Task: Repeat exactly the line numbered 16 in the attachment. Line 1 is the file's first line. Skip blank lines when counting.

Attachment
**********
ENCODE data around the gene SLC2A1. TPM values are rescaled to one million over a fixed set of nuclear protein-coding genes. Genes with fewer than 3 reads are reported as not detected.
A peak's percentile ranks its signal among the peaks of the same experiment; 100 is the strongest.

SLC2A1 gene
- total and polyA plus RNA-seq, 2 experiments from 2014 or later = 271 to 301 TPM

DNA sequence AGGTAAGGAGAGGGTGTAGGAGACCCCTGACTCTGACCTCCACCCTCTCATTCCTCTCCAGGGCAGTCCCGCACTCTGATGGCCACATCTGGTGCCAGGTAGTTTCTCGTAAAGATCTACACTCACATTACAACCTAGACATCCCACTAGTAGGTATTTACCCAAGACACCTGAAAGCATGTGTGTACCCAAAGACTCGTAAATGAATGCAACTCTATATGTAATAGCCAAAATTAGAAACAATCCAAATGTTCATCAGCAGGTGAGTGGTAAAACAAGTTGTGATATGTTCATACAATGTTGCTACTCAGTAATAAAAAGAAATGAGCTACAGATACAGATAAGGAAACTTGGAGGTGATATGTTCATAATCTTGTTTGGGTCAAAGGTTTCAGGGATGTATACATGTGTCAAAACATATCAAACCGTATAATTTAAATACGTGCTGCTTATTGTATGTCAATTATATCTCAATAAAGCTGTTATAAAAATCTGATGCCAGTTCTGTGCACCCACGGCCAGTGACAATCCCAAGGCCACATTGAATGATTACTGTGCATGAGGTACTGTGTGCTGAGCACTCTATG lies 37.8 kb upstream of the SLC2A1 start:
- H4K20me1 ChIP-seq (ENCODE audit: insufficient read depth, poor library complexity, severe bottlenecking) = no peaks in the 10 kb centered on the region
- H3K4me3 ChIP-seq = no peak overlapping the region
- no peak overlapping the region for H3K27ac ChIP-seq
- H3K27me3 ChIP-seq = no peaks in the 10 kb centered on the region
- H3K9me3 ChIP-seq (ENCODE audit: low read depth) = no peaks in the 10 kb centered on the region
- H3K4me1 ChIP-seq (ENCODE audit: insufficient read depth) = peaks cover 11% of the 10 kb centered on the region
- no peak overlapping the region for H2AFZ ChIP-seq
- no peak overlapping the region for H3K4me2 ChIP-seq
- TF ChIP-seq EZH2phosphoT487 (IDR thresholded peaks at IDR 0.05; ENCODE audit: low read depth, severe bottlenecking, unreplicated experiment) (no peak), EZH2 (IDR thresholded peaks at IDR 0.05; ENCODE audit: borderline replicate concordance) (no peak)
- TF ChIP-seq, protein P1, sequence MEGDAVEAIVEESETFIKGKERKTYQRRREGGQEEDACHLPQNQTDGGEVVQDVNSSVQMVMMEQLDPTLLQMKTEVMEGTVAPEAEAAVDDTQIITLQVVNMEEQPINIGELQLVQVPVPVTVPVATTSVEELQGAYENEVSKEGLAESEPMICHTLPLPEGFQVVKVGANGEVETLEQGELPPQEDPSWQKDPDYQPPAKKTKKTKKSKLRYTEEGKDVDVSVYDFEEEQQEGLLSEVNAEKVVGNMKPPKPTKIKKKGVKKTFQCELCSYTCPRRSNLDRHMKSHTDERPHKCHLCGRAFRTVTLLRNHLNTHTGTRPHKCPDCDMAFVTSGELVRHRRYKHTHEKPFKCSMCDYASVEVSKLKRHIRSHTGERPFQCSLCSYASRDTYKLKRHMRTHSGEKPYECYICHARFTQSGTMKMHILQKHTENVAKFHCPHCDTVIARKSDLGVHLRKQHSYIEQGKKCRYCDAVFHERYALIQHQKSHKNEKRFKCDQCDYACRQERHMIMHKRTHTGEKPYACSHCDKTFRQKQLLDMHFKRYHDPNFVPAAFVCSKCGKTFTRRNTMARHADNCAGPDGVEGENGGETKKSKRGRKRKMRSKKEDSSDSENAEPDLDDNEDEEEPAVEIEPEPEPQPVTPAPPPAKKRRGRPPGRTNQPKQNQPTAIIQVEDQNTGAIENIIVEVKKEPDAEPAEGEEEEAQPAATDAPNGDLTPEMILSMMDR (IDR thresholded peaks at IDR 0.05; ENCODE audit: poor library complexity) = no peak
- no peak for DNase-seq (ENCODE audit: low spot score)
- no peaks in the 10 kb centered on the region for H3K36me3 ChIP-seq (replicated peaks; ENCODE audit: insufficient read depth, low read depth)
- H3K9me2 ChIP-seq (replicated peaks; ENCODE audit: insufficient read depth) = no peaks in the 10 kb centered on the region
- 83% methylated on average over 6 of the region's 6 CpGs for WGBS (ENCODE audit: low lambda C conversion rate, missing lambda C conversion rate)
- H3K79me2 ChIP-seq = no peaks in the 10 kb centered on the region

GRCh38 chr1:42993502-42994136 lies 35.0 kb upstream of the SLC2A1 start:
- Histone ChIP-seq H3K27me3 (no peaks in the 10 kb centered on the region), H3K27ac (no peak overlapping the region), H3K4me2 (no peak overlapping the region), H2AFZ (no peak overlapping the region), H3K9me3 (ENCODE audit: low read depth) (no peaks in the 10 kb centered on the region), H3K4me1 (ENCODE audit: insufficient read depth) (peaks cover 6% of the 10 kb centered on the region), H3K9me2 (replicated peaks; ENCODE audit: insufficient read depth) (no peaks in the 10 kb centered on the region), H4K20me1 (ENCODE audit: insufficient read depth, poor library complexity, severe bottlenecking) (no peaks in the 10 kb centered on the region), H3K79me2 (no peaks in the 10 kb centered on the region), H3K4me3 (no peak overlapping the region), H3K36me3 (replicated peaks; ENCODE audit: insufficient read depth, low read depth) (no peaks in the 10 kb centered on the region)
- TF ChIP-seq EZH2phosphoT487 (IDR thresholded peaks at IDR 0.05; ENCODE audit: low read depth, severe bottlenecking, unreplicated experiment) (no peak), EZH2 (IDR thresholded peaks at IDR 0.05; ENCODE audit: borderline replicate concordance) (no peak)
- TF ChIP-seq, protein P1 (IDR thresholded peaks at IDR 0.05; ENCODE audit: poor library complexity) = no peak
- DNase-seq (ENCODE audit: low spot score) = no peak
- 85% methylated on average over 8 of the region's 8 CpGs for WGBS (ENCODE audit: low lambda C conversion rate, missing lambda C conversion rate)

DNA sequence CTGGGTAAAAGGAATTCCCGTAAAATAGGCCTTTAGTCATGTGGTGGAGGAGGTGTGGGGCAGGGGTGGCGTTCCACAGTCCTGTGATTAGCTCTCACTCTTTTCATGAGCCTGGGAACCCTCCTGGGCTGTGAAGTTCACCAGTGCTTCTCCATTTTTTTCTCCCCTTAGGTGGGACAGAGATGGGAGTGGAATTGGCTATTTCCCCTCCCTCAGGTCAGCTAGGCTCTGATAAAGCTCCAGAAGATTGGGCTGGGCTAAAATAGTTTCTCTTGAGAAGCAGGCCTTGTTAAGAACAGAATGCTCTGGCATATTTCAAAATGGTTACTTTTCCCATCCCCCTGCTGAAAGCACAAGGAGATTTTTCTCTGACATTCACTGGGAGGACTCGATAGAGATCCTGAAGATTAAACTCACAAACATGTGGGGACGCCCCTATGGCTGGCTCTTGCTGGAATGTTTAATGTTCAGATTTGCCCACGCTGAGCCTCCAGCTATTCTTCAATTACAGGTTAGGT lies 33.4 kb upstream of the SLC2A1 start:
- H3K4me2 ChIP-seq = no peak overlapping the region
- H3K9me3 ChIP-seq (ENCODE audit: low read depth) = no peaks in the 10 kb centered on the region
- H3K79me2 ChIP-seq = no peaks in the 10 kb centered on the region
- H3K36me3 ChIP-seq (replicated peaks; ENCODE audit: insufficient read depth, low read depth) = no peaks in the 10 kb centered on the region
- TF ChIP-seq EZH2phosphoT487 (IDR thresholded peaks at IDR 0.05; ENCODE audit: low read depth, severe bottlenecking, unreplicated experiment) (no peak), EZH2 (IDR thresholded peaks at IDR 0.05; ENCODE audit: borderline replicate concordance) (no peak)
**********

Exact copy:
- no peak for DNase-seq (ENCODE audit: low spot score)